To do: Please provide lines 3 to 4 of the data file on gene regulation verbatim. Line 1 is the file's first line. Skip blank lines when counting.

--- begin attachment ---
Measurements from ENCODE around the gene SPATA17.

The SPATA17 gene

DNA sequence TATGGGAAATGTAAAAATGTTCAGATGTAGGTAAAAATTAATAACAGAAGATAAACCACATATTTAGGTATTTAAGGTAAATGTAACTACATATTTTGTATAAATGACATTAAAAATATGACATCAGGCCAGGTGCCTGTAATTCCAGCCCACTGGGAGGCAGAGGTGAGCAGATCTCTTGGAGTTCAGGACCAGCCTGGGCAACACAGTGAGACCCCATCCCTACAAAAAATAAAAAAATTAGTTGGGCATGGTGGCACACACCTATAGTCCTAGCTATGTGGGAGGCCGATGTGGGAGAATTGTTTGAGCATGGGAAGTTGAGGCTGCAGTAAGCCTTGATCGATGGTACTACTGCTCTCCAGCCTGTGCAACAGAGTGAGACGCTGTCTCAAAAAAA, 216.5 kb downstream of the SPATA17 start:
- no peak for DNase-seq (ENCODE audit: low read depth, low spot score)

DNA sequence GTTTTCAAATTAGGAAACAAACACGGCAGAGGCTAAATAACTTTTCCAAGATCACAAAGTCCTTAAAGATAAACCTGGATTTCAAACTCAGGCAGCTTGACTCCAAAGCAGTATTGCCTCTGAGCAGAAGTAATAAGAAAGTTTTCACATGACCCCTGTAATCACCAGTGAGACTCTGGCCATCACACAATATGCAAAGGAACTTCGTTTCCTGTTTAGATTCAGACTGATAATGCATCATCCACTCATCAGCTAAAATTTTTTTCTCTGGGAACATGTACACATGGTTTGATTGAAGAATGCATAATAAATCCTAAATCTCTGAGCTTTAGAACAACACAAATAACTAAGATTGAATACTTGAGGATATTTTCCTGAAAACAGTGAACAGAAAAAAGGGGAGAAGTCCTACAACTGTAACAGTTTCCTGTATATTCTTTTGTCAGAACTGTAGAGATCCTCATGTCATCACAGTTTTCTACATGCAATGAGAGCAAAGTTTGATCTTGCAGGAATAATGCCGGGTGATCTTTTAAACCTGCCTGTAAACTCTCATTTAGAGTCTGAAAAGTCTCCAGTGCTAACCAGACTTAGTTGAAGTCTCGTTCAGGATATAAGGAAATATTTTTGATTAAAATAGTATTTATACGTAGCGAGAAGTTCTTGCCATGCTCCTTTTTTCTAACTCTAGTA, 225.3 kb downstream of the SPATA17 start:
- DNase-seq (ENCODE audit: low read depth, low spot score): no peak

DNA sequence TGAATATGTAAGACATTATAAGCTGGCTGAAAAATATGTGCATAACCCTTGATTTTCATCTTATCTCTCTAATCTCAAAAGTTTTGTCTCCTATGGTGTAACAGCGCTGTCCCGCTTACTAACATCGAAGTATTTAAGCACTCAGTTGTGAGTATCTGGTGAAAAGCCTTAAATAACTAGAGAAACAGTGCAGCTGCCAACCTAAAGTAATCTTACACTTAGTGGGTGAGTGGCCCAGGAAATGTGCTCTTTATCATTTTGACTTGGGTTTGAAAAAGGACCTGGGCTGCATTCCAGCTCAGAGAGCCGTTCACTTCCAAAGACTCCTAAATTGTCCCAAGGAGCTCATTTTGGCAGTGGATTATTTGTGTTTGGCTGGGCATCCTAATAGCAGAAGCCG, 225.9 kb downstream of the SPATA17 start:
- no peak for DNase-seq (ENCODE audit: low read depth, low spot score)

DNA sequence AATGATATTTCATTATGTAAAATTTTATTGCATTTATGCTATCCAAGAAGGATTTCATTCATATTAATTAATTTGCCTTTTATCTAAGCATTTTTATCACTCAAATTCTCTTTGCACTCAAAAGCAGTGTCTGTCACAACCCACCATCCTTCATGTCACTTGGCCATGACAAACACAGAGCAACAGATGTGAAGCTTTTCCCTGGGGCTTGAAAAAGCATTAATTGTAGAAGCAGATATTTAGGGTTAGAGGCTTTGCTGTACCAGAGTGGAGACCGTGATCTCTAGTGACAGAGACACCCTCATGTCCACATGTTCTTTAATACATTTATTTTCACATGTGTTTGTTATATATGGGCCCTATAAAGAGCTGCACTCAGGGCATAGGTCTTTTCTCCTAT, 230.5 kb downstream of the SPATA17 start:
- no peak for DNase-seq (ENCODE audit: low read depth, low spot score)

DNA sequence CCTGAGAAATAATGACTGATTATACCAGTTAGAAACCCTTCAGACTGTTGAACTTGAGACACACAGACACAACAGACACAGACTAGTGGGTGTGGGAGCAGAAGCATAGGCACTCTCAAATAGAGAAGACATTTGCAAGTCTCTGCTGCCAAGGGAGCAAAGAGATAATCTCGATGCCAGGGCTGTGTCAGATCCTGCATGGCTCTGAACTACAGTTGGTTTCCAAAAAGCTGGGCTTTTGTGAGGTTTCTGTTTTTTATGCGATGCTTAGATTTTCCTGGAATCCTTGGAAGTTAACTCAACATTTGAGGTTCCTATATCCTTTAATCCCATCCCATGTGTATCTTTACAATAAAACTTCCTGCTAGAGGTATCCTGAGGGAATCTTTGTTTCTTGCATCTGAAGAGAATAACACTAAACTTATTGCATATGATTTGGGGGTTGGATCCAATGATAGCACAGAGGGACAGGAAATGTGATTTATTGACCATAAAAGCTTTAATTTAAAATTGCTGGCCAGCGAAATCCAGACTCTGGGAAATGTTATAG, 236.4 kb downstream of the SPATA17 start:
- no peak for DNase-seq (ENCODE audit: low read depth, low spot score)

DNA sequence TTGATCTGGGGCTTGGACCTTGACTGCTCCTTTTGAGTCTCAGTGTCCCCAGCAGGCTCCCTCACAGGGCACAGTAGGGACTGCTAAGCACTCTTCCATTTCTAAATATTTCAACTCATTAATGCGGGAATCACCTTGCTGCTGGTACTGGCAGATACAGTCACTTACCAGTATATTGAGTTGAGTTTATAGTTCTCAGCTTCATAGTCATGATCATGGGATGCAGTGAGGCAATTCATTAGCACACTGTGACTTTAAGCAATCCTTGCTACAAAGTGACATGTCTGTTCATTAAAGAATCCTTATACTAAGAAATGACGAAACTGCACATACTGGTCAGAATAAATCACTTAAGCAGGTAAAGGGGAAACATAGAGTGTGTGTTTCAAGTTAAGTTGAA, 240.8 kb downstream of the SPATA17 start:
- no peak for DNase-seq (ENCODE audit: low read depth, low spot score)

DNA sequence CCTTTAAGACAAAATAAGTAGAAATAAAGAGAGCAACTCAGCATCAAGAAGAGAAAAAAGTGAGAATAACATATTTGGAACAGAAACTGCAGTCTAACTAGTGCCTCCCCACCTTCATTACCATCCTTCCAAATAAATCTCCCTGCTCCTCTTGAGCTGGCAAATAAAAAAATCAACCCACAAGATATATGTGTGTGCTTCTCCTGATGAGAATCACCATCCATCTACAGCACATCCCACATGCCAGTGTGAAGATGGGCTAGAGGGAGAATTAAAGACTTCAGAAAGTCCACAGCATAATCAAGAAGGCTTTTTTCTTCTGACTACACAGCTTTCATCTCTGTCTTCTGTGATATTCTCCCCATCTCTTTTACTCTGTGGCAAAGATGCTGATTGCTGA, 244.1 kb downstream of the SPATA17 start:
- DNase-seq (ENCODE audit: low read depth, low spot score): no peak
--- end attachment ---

DNA sequence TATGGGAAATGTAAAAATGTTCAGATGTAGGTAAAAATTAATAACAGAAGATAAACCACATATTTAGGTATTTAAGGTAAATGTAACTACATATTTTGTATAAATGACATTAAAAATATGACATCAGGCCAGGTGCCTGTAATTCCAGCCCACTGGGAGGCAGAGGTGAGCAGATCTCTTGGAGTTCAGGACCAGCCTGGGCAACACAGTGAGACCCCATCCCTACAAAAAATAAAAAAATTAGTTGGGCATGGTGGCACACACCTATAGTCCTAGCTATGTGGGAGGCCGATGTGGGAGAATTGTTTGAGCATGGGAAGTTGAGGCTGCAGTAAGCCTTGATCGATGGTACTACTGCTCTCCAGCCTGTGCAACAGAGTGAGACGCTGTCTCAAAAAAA, 216.5 kb downstream of the SPATA17 start:
- no peak for DNase-seq (ENCODE audit: low read depth, low spot score)